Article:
Mission: Chris Jensen Health & Rehab is more than just rehab: We meet our community's short-term and continuing care needs through compassionate health care and support services.
From Kari Toyota
Is synthetic motor oil better than conventional oil and what are the benefits?
With today’s technology, synthetics tend to be cleaner and provide better performance than conventional oil. Their composition is much cleaner, because it is derived in a laboratory rather than nature, and it has been proven to have a lower volatility and therefore not vaporize out the exhaust as quickly.
Synthetics have also been shown to produce less resistance, improving horsepower and the overall efficiencyof the engine. This added horsepower in return means that the engine will be able to perform at the same level as before, but using slightly less gas.
From Cartier Agency
How can I get questions answered about the Affordable Care Act?
We recommend that people start with speaking to a trained professional. Trained insurance professionals or a navigator with MN Sure can help you determine if you are eligible for a variety of programs which have become available because of the Affordable Care Act. There are a lot of factors to take in consideration; like monthly premiums, deductibles, out-of-pocket expenses, co-pays and most importantly, which doctors one may see. A trained insurance professional may help you navigate through all of the changes of the Affordable Care Act and find a plan that works for you.
How do I choose a rehabilitation facility?
Finding a place for a family member after a hospitalization, injury or illness can be a difficult task. They may be unable to live independently and require inpatient care in the short or long term. The most important thing to do is take a tour of the facility. Ask questions of the staff and Admissions Coordinator and be sure to address any special needs. We suggest you tour more than one place to find the best one for you.
What should I do if I have a work injury or work-related illness?
- Contact your employer and report the injury or illness - even if you think it is minor and you will heal without medical treatment. That way there is a record that can be referred to if your injury worsens. Use a company form, if one is available. If not, write down the facts of your injury, along with the date and time and the name of the person you reported it to. If possible, keep a copy of your report.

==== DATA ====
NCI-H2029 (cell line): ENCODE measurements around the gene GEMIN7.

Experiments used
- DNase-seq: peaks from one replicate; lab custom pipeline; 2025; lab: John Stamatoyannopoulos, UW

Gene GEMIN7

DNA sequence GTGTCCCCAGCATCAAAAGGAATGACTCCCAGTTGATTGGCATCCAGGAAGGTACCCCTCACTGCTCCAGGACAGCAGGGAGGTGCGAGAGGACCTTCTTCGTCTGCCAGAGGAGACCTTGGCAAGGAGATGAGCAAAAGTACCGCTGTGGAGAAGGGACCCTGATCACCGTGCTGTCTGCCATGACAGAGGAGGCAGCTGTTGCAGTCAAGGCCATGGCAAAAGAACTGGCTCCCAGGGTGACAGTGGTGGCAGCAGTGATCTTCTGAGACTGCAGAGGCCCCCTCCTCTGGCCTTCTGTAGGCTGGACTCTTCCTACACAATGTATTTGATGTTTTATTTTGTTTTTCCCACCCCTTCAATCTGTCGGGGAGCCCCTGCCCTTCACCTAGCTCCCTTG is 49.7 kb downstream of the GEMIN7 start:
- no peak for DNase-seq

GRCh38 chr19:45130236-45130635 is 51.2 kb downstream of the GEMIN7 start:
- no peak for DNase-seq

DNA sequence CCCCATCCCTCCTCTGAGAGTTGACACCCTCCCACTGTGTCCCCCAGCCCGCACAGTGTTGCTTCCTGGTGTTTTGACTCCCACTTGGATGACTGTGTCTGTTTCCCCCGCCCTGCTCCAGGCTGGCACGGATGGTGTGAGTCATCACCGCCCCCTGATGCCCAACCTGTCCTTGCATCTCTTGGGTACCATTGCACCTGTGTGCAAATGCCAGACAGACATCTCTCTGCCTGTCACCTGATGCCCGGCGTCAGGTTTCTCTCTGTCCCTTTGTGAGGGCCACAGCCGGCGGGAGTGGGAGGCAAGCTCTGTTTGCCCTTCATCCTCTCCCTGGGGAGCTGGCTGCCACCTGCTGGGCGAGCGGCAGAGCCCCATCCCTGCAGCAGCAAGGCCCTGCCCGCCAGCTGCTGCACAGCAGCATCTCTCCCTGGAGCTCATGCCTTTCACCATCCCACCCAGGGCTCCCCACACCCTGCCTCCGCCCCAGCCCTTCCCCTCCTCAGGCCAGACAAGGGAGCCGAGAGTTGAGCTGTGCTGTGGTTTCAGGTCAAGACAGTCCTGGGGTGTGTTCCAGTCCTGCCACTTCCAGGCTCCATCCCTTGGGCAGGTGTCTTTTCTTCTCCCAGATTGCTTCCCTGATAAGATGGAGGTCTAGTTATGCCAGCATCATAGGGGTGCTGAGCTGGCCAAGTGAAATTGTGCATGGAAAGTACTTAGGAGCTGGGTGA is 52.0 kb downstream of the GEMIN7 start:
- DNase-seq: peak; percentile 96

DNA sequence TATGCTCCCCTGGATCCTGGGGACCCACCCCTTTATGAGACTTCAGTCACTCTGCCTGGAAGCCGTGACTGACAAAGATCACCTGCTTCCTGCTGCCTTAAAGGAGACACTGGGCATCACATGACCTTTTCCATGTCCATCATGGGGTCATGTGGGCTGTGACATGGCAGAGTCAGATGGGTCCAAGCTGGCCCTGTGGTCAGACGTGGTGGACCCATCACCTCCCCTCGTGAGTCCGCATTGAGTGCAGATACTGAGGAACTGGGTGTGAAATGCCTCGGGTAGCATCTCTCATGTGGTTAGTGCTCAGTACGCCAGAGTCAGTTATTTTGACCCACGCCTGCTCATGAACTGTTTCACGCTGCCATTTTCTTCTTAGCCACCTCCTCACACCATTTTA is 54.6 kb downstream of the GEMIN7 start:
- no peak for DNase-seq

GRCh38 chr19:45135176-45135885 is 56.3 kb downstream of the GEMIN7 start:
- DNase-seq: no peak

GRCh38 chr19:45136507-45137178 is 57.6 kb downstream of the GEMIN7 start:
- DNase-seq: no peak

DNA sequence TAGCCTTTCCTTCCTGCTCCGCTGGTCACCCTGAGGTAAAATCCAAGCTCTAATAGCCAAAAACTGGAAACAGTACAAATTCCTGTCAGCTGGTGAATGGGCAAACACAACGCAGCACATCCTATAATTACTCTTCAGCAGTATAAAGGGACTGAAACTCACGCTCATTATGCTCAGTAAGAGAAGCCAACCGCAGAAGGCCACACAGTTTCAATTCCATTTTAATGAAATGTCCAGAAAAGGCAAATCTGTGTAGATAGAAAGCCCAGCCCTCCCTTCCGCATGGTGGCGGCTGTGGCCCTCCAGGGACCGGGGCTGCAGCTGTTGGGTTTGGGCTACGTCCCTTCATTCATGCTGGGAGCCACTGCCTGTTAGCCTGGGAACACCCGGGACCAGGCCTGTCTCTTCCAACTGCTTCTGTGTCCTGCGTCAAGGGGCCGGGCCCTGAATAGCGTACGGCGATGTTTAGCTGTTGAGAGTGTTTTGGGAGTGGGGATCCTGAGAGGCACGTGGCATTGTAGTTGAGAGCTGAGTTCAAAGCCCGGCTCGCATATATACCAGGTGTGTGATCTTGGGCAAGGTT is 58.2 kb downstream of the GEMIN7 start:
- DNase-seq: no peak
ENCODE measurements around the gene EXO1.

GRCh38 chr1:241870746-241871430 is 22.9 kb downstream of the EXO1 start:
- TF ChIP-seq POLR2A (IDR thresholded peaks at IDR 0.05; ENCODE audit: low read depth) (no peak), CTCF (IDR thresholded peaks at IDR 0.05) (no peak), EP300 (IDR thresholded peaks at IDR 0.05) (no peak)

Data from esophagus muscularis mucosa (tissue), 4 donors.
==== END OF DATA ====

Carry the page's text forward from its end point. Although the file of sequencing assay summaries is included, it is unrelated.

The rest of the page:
- Take down the names and addresses of all witnesses to the accident that caused your injury.
- Get medical care, even if you think your injury is minor, and make sure the doctor has a complete description of the accident that caused your injury or the work activities or conditions you believe caused your work-related disability. Take care of your injury.
- Make copies of all work restrictions that your doctor gives you. Keep a copy and give the original to your employer.
- Keep track of all time off work, all mileage to and from doctors, physical therapists and any other health care professionals. Save all medical records given to you and all prescription bills and receipts. Save all letters from your employer and your employer's workers compensation insurance company concerning your injury.
- Do not sign any documents unless you fully understand the documents. If there is any doubt in your mind about what the documents mean, you should contact a Workers' Compensation lawyer.
- If you have not received Workers' Compensation benefits or a notice that you will be receiving Workers' Compensation benefits within a reasonable time period contact a Workers' Compensation lawyer.
What if I can't go back to work or my employer fires me or won't take me back after I have healed?
If your doctor says your injury has caused permanent restrictions (like restrictions on lifting, bending or standing), then you receive additional benefits based on the amount of disability the doctor states. If your employer has a job within those permanent restrictions, it must offer that job to you or be subject to a penalty. But if there is no work within your restrictions, the employer does not have to take you back. You may also be entitled to more benefits because you cannot go back to your job or you may get retraining benefits to send you back to school so that you can get a job that pays as much as the job you lost.